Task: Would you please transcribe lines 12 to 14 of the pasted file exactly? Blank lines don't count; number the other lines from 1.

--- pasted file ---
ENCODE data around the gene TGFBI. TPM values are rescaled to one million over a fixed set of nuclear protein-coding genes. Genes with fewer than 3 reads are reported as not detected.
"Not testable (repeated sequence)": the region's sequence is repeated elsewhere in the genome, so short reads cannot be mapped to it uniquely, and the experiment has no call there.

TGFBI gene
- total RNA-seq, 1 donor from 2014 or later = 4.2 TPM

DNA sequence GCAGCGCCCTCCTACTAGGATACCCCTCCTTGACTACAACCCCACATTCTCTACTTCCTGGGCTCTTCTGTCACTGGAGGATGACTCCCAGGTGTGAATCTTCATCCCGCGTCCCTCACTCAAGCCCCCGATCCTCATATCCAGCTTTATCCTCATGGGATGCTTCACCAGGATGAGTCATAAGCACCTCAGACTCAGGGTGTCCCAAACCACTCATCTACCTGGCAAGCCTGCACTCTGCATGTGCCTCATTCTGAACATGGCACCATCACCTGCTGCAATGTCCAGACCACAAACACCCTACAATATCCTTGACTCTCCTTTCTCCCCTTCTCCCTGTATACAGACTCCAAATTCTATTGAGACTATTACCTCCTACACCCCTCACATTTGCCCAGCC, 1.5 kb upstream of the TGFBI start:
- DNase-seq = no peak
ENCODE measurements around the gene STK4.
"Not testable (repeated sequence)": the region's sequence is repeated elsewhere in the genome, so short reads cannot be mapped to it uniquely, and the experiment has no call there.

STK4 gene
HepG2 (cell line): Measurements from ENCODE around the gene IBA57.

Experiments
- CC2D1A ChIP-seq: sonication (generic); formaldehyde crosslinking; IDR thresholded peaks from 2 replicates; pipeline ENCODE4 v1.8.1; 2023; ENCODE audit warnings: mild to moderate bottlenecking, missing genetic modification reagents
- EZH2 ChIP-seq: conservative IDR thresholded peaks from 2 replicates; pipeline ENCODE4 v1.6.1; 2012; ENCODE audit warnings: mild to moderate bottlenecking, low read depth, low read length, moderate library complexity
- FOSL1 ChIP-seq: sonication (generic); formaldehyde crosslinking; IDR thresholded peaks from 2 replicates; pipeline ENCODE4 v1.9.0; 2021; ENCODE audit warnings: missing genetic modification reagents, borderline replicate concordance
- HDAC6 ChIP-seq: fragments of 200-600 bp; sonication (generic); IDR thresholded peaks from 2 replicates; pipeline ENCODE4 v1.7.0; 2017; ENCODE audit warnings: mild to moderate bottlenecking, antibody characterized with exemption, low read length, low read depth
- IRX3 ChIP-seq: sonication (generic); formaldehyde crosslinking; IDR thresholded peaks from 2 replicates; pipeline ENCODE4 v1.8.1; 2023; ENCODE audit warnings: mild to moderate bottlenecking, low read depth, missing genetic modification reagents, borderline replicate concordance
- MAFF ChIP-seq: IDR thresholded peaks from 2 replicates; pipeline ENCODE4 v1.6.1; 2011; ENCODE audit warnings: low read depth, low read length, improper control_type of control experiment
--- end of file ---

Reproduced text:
- CC2D1A ChIP-seq: sonication (generic); formaldehyde crosslinking; IDR thresholded peaks from 2 replicates; pipeline ENCODE4 v1.8.1; 2023; ENCODE audit warnings: mild to moderate bottlenecking, missing genetic modification reagents
- EZH2 ChIP-seq: conservative IDR thresholded peaks from 2 replicates; pipeline ENCODE4 v1.6.1; 2012; ENCODE audit warnings: mild to moderate bottlenecking, low read depth, low read length, moderate library complexity
- FOSL1 ChIP-seq: sonication (generic); formaldehyde crosslinking; IDR thresholded peaks from 2 replicates; pipeline ENCODE4 v1.9.0; 2021; ENCODE audit warnings: missing genetic modification reagents, borderline replicate concordance